• In 1726, Jonathan Swift does not need to call on the Bermuda Triangle to take the story to exotic lands. Back at that time, parts of the globe had not been explored.
  • There is no showdown scene in Lilliput between Gulliver and a machine to run by an antagonist. There’s no happy reconciliation between Lilliput and Blefuscu. Gulliver leaves the area for England, and both factions are glad to see this oversized consumer of resources gone.
  • In the book, we do not have any romantic story, nothing like the princess and the commoner in Lilliput, or Gulliver’s own romance with the travel editor at the newspaper. Gulliver is married with a family, though we are left to wonder how his wife and family feel about his long absences.
  • Gulliver’s personal journey is different in the book. He becomes disgusted with humanity, particularly after his stay with the Houyhnhmns. In the movie, the journey is simpler, more mundane—he finds himself and his love mate, becoming a travel writer himself.

But I believe someone in connection with this movie was quite familiar with the book:

  • Gulliver urinating to put out a fire is straight out of the book, and representative of Swift’s humor throughout Gulliver’s Travels.
  • Gulliver’s gathering of the enemy fleet, and lack of desire to use his physical domination to destroy Lilliput’s enemy is also from the book.
  • The movie focuses mainly on Part I, the voyage to Lilliput. But there is a brief visit to Brobdingnag, where Gulliver is tiny. Here, he is the doll of a young girl, as opposed to the exploited pet of a farmer and then a king, taken care of by sympathetic young girl.  This brief scene in the movie helps Gulliver understand how it feels to be tiny and powerless, as he was at the newspaper, in contrast to what he was in Lilliput.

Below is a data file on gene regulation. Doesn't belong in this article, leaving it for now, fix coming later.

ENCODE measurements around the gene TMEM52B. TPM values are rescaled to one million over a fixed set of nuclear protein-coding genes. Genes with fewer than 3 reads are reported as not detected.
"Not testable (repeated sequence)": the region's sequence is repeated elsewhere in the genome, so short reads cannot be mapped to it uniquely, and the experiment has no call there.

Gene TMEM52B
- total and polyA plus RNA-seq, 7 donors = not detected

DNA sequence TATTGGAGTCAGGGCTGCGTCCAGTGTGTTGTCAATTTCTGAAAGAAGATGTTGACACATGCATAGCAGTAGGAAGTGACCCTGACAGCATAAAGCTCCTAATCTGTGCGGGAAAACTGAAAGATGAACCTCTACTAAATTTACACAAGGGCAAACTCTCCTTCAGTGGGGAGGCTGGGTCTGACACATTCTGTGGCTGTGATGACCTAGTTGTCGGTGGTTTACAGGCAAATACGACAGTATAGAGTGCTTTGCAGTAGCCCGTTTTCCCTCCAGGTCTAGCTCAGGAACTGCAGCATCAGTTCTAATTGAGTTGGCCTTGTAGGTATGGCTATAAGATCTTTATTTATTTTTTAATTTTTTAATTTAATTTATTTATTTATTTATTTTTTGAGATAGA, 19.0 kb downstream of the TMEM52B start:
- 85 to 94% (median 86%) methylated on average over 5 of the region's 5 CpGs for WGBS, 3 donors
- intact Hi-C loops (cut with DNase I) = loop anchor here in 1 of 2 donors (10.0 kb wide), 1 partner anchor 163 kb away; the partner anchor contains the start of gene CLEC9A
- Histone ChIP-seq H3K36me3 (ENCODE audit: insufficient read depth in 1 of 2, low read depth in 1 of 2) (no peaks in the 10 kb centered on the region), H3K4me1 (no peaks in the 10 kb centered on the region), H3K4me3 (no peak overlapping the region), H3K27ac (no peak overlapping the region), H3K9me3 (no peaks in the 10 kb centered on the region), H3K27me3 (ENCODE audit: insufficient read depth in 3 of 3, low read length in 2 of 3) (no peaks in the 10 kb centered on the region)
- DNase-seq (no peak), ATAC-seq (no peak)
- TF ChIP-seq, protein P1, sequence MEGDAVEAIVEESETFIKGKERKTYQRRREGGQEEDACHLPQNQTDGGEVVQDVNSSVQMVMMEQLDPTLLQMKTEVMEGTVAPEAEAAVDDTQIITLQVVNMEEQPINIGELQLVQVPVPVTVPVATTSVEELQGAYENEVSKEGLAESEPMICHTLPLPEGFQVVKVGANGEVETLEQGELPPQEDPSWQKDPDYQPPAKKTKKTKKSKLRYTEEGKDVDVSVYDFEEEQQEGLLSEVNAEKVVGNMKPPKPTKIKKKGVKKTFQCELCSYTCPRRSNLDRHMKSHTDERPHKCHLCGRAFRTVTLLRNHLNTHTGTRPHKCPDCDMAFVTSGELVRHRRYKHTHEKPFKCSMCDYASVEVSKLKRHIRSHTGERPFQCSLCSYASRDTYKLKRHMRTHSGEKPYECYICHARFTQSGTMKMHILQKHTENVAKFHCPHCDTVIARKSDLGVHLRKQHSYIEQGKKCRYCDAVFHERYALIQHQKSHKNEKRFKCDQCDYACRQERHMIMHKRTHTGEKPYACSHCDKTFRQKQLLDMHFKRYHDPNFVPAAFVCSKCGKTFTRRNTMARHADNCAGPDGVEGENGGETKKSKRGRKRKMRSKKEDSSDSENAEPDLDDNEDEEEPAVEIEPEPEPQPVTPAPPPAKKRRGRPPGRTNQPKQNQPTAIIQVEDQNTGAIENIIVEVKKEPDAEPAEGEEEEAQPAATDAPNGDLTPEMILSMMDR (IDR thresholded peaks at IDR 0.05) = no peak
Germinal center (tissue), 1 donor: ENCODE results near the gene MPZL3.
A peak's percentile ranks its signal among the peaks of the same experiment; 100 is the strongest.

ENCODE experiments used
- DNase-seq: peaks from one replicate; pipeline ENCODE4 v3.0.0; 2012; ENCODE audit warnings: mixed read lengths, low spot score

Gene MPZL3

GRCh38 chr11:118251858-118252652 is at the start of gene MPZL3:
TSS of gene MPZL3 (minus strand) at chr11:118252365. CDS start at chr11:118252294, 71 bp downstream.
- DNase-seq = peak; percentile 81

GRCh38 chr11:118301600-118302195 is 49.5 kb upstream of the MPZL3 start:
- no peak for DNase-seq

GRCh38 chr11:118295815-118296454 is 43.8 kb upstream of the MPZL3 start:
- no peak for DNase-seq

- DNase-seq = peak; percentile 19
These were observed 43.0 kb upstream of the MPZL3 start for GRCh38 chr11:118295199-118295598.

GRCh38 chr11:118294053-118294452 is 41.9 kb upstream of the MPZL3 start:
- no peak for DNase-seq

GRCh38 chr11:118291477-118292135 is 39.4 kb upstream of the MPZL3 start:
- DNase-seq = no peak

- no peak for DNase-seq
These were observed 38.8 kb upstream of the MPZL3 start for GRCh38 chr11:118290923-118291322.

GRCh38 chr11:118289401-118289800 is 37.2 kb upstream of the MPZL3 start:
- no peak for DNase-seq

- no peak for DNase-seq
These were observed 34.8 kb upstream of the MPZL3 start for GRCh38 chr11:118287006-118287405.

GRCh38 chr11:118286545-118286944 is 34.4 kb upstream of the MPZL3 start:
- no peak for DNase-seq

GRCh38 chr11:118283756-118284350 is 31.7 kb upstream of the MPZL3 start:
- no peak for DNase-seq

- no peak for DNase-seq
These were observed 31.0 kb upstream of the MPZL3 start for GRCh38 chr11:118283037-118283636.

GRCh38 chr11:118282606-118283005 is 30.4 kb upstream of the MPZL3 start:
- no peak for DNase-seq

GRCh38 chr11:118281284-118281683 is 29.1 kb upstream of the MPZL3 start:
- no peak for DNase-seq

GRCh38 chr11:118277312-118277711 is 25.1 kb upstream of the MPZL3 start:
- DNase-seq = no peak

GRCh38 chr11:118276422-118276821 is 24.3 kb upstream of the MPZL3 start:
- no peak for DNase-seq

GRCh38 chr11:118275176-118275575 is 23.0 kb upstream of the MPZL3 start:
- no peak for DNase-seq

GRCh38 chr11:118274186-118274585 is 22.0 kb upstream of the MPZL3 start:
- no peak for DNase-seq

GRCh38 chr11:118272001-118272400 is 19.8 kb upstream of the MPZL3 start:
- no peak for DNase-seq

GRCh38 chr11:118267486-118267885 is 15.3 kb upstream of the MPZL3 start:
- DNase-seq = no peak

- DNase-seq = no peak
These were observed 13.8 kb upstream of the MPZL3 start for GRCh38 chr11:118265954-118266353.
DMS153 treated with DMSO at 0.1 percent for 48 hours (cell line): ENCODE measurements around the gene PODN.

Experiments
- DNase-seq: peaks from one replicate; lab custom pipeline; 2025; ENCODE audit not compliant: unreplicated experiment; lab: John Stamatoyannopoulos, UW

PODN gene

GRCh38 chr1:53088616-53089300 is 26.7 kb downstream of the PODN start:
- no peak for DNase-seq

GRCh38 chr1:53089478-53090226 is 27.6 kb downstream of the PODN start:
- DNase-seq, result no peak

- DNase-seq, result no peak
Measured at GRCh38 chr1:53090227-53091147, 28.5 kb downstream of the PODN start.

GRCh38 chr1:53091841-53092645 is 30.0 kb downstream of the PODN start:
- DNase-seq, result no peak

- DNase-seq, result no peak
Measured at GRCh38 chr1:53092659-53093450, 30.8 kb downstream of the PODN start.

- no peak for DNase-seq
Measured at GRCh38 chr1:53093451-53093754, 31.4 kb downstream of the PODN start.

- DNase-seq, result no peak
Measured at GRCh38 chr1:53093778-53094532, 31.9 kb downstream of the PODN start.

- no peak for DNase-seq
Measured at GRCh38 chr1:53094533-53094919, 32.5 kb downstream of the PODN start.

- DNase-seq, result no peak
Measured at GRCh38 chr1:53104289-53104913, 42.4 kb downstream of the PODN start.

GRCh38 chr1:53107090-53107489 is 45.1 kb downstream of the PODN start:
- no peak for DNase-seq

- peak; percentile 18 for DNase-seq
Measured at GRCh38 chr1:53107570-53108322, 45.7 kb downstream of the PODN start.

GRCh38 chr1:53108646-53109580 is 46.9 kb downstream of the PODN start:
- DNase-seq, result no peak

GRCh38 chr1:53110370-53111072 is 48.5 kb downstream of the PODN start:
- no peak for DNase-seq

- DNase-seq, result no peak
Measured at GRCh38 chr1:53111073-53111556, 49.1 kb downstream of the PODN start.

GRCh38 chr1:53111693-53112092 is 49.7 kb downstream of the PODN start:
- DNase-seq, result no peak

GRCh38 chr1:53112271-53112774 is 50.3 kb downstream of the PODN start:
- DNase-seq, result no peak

• “Yahoos” show up in the newspaper copy during the end credits. There may have been other similar references that I did not get a chance to see.


I love Gulliver’s Travels the book, and I thank moviemakers for giving me a reason to read it!  I like “Gulliver’s Travels” the movie as a fun entertainment, not profound and ambitious as the classic book was, but with enough of the book’s charm and humor to make it worthwhile.

Gulliver's Travels

Gulliver's Travels


1. Drurr - February 20, 2012

Dear Jonathan, their eyes glasses are just as dirty after more than 300 years. You wrote facts, they reading fairy tales.

2. naazu - March 20, 2012

Hi I am studying in high school and read many stories of gulliver in the textbooks. i have always a fantasy to travel to lilliput. And I still wonder if we can find out such place anywhere on the earth. What is ur suggestion about the reality behind this fact .i have also seen photo of very little woman on http://fundoosh.in there they claimed that she is the smallest woman in the world. is it true. is it possible having such a small human being plz reply.

rwf1954 - March 20, 2012

Sadly for your fantasy, there is no information indicating a Lilliput anywhere on the planet. When Jonathan Swift was writing, significant parts of the globe had not still not been explored. So he could entertain the idea of this type of place with the slim possibility that it could be a real place somewhere on the planet. That is no longer the case. To answer your question, I believe there are limits imposed by chemistry and physics as to how large or small a human can be on our planet, with our gravitation and physical characteristics. Another planet with different gravity, made up of different elements, could possibly produce smaller sized (or larger sized) intelligent creatures. But someone more expert in biochemistry could probably address that issue more completely. When I read GULLIVER’S TRAVELS, I saw Lilliput as a state of mind, more than a physical place.